Capital Investment in Tech – Good timing or vote of confidence?

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Capital investment in tech companies around the world has been flooding the market in search of the next Airbnb, Tesla, Stripe, Facebook, WeWork, Amazon, but as Covid-19 hits will we descend into a Capital Winter where deals dry up and companies are left out in the cold to survive?

We believe it’s too early to say. While the travel sector has been hit hardest, there has been some resilience shown by the tech companies relied on in the remote world of work – just take a look at Zoom, its share price has quite literally Zoomed north. Amazon is hiring aggressively, as is Peloton, and Atlassian hired more people in the month of March than any other!

While we watch with bated breath, we’re tracking the capital raises around the globe as a sign of what’s to come. The question is, are the capital raises being announced now exceptional timing with the ink drying pre-Covid or are investors that bullish on the companies they’re backing that this can be seen more as a vote of confidence? 

Here’s a rundown of some of the local raises in March & April:

Vamp – $8.5m – Sydney

A world leading influencer and content marketing platform. Its aim is to solve the key challenges for brands across the globe, by providing high-performing influencer creative content at a cost-effective rate. 

Karen Chan from Investec Emerging Companies said: “We strongly believe in the growth opportunities for Vamp. They offer brands scalable, high-quality content that outperforms and disrupts traditional content in an increasingly digital and social world.”

AirWallex – $160m Series D – Melbourne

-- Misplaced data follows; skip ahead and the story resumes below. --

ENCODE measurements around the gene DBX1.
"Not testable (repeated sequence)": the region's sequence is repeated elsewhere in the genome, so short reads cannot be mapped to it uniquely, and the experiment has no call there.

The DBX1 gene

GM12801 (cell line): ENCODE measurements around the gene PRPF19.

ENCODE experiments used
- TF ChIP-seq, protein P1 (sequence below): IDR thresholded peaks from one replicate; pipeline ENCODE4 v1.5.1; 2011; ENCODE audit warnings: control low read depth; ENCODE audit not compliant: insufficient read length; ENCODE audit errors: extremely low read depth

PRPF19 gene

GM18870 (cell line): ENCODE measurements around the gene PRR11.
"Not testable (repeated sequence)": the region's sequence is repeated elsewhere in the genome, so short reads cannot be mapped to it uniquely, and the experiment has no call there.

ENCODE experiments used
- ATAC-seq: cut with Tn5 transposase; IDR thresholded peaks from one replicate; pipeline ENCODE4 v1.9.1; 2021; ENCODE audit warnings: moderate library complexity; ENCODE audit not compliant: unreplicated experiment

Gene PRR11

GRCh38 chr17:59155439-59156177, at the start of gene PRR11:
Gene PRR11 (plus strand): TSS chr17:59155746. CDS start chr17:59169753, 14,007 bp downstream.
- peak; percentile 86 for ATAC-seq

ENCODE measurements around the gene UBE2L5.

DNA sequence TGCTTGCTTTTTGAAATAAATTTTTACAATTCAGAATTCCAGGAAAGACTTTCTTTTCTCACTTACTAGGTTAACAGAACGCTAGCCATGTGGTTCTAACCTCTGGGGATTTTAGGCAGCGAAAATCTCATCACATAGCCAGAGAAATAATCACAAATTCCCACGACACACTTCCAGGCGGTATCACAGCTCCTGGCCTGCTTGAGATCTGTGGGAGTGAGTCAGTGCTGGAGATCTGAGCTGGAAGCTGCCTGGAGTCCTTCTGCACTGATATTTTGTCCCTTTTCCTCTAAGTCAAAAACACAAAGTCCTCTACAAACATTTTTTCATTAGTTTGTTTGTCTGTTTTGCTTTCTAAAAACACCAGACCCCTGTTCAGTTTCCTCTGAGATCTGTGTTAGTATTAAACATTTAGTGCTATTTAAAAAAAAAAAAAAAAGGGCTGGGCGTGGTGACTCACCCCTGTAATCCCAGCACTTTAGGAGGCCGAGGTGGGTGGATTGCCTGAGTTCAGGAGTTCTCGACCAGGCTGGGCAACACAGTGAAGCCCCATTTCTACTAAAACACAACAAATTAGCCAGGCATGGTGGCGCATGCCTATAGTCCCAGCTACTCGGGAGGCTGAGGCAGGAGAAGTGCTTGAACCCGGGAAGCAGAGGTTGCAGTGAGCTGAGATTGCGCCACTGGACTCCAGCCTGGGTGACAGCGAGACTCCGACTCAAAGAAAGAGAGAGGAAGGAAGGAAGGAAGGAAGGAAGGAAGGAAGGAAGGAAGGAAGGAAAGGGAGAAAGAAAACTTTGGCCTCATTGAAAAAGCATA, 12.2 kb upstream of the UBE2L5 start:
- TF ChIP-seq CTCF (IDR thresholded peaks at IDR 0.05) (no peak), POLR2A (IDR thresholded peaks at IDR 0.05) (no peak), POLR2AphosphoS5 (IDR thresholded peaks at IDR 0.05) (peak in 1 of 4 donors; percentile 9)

Melbourne-based cross-border financial startup whose services include foreign exchange accounts that let businesses receive money from around the world. The system uses inter-bank exchanges to trade foreign currencies at mid-market rates in a similar model to San Francisco-based Brex and Hong Kong-based Neat.

Archistar – $6m Series A – Sydney

Aims to be the fastest and best property technology and generative design company in the world, adapting to the needs of the market and actioning feedback with extreme agility. This latest round will trigger growth in new markets, following many Aussie tech companies, by tackling the US and UK with an attractive total addressable market.

Qwilr – $10.8m – Sydney

Its document design and automation tool brings outstanding visual polish, together with intelligent tracking, automation, and integrations. Aside from AirTree and Skip Capital backing them, the co-founder of Typeform, Robert Munoz, was a Series A investor and saw potential in their product early.

Major capital raises happening in the major tech hubs of San Fran and London:

Stripe – $600m to $36B val – San Fran 

The digital payments company highlighted the recent Covid-19 outbreak that is “pushing the economy online” and says several years of offline-to-online migration are being compressed into several weeks.

Onfido – $100m Series D – San Fran

A new identity standard for the internet. Its AI-based technology assesses whether a user’s government-issued ID is genuine or fraudulent, and then compares it against their facial biometrics. 

Glassbox – $40m Series D – London 

Glassbox’s pioneering technology equips enterprises with a new generation of visibility over their digital platforms. Companies are able to receive a complete playback of every digital customer journey, identify vital trends and patterns to optimise the customer experience and maximise efficiency.

Privitar – $80m Series C – London 

Privitar enables companies to extract value from data without compromising their customers’ privacy and confidentiality. The platform is all about allowing companies to leverage large, sensitive data sets while adhering to regulations and ethical data principles.

We’ll be keeping a close eye on this space in the coming months to see if the Capital Winter appears or whether this is all a blip on the bright future of tech in Sydney.